Will John Brantley get a spot on a NFL team?

Alex FergusonSenior Analyst IIFebruary 8, 2012

JACKSONVILLE, FL - JANUARY 02:  Quarterback John Brantley #12 of the Florida Gators celebrates a first half touchdown during the TaxSlayer.com Gator Bowl against the Ohio State Buckeyes at EverBank Field on January 2, 2012 in Jacksonville, Florida.  (Photo by Scott Halleran/Getty Images)
Scott Halleran/Getty Images
John Brantley was the heir to Tim Tebow.

It was going to be a pretty seamless takeover, with the four-star recruit from Ocala, Florida, taking over the huddle from God/Jesus/Holy One and bringing more success.

However, crap happened.

After seeing little in terms of snaps in 2008 and 2009, Brantley became the quarterback of a team who suffered from a bad offensive co-ordinator (Steve Addazio) and was trying hard to adjust to the loss of a leader. Brantley still threw for over 2,000 yards in the 20010 season, but the touchdowns (9) were outnumbered by the interceptions (10). His quarterback rating dropped dramatically from 194.9 to 116.4.

Still, Florida Gators fans had high hopes for him in 2011. Despite all that had happened in the off-season with Urban Meyer's departure and the cabinet reshuffle that goes on after a coach leaves (Wil Muschamp came in from Texas, Gators fans still had high hopes for Brantley. After all, the magician that helped get Tom Brady be the man he is today (we're talking a guy who took his team to FOUR Super Bowls) was in charge of the offense, and if anyone could sort out a passing game, Charlie Weis could.

Brantley was acceptable in his first four starts of the year, leading the Gators to a happy 4-0 record and throwing up five touchdowns to three interceptions.

Then Alabama came. Brantley's first pass of the game was wonderful, hitting Andre DeBose in full stride to put a raucous Swamp into an absolute frenzy in the opening minutes. Then he was eaten alive by the Alabama defense, who injured his ankle and stopped the Gators getting any chance of a comeback (that and the Gators 'D' couldn't - like the rest of the league - stop Trent Richardson).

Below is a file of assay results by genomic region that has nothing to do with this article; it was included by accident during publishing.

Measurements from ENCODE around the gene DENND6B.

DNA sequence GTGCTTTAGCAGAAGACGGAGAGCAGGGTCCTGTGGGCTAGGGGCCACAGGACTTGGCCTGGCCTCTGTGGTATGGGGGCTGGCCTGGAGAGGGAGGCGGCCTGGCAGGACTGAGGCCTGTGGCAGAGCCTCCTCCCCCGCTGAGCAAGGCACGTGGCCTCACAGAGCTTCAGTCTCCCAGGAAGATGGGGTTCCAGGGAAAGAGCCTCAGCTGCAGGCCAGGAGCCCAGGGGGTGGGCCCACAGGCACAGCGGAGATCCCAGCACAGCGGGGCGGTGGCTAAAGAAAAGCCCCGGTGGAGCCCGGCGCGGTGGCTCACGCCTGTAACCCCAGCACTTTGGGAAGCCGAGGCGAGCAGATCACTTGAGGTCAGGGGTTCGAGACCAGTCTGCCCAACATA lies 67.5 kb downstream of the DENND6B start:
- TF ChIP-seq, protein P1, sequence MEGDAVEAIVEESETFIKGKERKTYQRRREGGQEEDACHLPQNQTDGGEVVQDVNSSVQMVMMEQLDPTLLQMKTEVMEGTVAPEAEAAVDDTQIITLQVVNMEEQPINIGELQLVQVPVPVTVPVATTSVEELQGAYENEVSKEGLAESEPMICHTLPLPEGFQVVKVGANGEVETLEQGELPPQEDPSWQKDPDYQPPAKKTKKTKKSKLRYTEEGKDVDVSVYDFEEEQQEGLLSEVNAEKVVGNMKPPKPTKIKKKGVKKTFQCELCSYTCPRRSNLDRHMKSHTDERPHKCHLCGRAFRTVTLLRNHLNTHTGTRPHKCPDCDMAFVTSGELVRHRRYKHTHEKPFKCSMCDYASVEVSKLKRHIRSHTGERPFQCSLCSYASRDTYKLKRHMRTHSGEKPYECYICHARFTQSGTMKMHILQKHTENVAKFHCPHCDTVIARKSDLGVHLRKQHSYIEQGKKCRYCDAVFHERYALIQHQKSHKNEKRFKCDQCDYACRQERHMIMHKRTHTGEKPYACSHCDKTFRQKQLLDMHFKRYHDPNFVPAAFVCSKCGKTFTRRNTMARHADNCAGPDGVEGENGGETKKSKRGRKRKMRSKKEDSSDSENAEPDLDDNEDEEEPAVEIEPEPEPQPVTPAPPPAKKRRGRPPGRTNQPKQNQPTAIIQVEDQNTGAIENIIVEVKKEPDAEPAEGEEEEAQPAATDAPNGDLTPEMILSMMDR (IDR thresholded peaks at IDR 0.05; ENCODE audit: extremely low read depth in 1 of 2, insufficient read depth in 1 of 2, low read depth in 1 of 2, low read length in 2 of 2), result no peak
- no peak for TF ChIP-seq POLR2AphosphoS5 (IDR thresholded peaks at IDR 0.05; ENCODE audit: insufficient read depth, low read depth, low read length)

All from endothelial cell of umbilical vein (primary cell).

Brantley missed the LSU and Auburn games, but returned to 'lead' his side to a 3-3 record in which he threw five touchdowns and three interceptions. Four of those touchdowns were against football powerhouse Furman. And his final game against Florida State ended in a concussion, for which he should probably 'thank' his offensive line.

In Florida's bowl win against Ohio State, Brantley went for 12-16 for 132 yards and a touchdown and interception.

So this got us thinking - could John Brantley make a NFL quarterback?

We'll let others decide.

  • 'With The First Pick'  says that Brantley will be a late round pick, simply although there are good facets to his game (his ability to work in the pocket, make NFL caliber throws, good footwork), the bad ones (he runs like a lame horse, his decision-making isn't great, and he can't stay healthy) are bigger.
  • NFL Draft Scout was more constructive, saying: "Brantley has an effortless throwing motion and throws a pretty ball, but he has a bad habit of putting all of his weight on his back foot and not staying balanced as he begins his delivery. He has a borderline draftable grade by most scouts, so this week of practice is extremely important for him."
  • ESPN's Todd McShay said (via the Palm Beach Post): "I just question that he gets it...He's a little late with his reads, and if you can punch him in the mouth early and knock him down a few times he doesn't recover all that well. There are questions out there if he has the ability to handle the toughness of the game, both physical and mental." And in the same Palm Beach Post interview, an AFC East Scout said: "Watching him and watching Tim Tebow, it's hard to believe they both went to the same school. Tebow looks like he lived in the weight room; I have to wonder if Brantley even knew where it was."
  • And a Bleacher Report writer who saw the East-West Shrine game - in which Brantley went 1-for-6 - said that he was unimpressed and added that he "showed no reason why NFL teams should even consider drafting him." Which is nice. 

As for the VFA, we've seen quite a bit of John Brantley over the years, and can't help but feel that although he hasn't helped himself in a way, he has also - like a lot of his Florida offensive colleagues in the last season - been a victim of circumstance.

We think that if you're a NFL team who needs a back-up to the back-up, you get Brantley in the seventh for virtually nothing. Then mould him and he might just be something special.